Agile, Kanban

Does It Matter What You Call It?

Imagine that the company you work for has decided that they want to be more agile. Great, right way to go. So they start a project to ease the transition. Not a bad idea really, make sure people use more or less the same terminology, help out with training and similar. To further ease the transition, management decides that all teams should use Scrum. Not a good idea!
With experience from both Scrum and Kanban, you know that it is not really about one method being better than the other. Rather, it is about choosing the right method for the environment you work in and being able to continuously improve.

Now, the team I currently work with has been using Kanban for about a year now, with some good results to show for it. The developers like it, our manager likes it and most importantly: The business side likes it. That doesn’t mean that we are doing it perfectly, far from it. But the members of the team believe in the evolutionary change approach in Kanban, and believe it could be a good approach for introducing agile in an organization. There’s one problem though. There is a common belief amongst the people in the agile transition project that top management will object to Kanban as a method. So what do you then, when management has limited knowledge of Agile, forces all teams to use “the one and only agile methodology”, and thinks Kanban is just IT’s latest fad of the month?

What Matters Is What You Do

Instead of focusing on what things are called, direct your energy towards the good things that you do and the things you want to do in order to improve. Instead of focusing your attention on theory and academic discussions, focus the attention around real world agile practices. Instead of fighting about which method is best, focus on values, principles and mindset.

So, to stay “below the radar” we decided to tune down the focus on names and rather focus on what we believed to be the most valuable principles. Starting with what the teams do now, we agreed that they should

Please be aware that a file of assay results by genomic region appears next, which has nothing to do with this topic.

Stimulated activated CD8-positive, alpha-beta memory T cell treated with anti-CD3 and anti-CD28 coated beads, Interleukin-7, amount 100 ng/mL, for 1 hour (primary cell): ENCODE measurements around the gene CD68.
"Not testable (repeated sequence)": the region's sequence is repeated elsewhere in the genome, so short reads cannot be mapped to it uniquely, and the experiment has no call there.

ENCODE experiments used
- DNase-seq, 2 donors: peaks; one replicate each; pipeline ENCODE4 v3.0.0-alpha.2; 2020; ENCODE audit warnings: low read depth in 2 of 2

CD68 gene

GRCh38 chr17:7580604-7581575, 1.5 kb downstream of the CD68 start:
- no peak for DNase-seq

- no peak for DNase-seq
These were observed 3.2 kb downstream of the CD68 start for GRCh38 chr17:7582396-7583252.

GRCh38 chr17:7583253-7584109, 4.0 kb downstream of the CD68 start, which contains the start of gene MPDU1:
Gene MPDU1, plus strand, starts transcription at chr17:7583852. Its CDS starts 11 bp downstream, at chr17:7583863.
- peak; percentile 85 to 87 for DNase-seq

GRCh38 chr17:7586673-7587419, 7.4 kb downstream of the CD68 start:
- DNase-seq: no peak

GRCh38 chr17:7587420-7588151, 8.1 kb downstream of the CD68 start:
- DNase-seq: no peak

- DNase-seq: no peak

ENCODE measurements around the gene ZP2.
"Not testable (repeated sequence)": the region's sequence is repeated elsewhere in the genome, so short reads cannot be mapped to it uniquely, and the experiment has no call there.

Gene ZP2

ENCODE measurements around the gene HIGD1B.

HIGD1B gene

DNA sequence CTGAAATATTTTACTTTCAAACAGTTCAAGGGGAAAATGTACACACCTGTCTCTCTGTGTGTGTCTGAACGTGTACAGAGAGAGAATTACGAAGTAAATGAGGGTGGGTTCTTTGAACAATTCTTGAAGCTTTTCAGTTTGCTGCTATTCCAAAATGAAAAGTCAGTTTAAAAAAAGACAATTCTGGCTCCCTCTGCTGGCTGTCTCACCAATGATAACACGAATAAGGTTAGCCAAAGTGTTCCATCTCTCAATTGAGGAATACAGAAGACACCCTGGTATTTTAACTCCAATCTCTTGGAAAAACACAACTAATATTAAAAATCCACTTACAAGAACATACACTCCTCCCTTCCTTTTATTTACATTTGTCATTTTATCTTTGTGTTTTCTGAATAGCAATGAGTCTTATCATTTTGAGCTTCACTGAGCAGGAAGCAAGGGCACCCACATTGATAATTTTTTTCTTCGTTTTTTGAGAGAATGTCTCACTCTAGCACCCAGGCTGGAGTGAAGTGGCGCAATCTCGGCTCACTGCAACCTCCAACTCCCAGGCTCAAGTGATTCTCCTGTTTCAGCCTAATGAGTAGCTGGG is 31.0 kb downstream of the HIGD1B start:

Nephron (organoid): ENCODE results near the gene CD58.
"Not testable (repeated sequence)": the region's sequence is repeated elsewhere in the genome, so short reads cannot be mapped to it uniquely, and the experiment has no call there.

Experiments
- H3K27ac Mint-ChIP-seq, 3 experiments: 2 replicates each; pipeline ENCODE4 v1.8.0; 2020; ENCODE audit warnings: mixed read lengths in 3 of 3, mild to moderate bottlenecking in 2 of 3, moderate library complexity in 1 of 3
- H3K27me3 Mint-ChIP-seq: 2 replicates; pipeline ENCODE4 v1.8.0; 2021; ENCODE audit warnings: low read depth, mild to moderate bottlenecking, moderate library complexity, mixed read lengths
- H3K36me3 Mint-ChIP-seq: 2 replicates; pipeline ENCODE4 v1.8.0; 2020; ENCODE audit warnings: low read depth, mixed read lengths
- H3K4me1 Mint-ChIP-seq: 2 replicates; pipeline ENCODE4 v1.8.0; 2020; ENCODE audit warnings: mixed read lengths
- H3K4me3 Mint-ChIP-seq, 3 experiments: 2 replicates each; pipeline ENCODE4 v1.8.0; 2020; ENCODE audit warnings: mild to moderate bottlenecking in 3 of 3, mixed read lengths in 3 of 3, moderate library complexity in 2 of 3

1. Visualize the Workflow
2. Limit Work in Process
3. Measure and Manage Flow

You probably recognize these as the first three core properties of the Kanban method David Anderson wrote an excellent post about these principles a while ago, read it if you haven’t already done so! Together with a few other practices, some from XP and some from Scrum, we agreed that these ought to form the foundation for the teams to follow. While we respect that there is a need for some common framework for the teams, we also realize how important it is to build the framework on principles and values rather than on specific tools. How did we decide? By sitting down together and discussing what works and what doesn’t.

The Way Forward

At the time of this writing, the agile transition project is still in the early days. While some teams have been doing agile for some years, others are just getting started. It remains to be seen if the teams are able to gradually improve what they already have. We all know that it’s a lot easier to do the talk than to walk the walk. In an already complex environments, with teams located in all Scandinavian countries, I’m especially worried that the organization will fall into the trap of overcomplicating the setup. Worried that too many changes will be in progress at the same time, throwing the system into a state of un-stability. There are rumors that such creative initiatives already have taken place. I hope that is not the case. One thing is for sure. When changing the mindset in big organizations, patience is certainly a key ingredient.

To be continued….

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